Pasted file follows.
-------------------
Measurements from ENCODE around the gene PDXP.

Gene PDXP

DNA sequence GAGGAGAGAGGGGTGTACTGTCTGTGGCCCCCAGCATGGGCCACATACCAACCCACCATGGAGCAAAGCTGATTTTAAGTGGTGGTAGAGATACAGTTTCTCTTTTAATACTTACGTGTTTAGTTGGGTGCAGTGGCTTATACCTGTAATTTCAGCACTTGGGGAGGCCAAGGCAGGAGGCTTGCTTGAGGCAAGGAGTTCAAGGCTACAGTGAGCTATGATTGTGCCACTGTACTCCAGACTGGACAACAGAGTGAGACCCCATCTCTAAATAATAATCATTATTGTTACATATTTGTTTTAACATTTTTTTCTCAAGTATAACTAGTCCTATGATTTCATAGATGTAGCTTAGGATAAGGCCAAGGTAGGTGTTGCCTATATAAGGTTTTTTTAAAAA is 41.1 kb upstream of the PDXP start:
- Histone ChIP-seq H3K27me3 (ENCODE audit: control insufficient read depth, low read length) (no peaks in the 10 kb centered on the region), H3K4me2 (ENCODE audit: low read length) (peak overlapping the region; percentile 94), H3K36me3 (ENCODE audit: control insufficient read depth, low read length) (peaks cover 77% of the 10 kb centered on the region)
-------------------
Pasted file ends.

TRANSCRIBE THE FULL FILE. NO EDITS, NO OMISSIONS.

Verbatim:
Measurements from ENCODE around the gene PDXP.

Gene PDXP

DNA sequence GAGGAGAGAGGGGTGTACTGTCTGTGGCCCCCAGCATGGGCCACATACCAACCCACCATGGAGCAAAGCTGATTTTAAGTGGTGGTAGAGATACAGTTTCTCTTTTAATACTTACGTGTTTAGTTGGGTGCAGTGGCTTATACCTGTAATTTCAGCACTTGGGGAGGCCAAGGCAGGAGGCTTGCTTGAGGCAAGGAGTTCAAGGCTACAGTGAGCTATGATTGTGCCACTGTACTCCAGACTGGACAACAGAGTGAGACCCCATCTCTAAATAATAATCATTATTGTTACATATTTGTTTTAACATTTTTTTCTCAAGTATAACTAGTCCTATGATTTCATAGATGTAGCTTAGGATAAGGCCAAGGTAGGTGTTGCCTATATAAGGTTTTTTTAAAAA is 41.1 kb upstream of the PDXP start:
- Histone ChIP-seq H3K27me3 (ENCODE audit: control insufficient read depth, low read length) (no peaks in the 10 kb centered on the region), H3K4me2 (ENCODE audit: low read length) (peak overlapping the region; percentile 94), H3K36me3 (ENCODE audit: control insufficient read depth, low read length) (peaks cover 77% of the 10 kb centered on the region)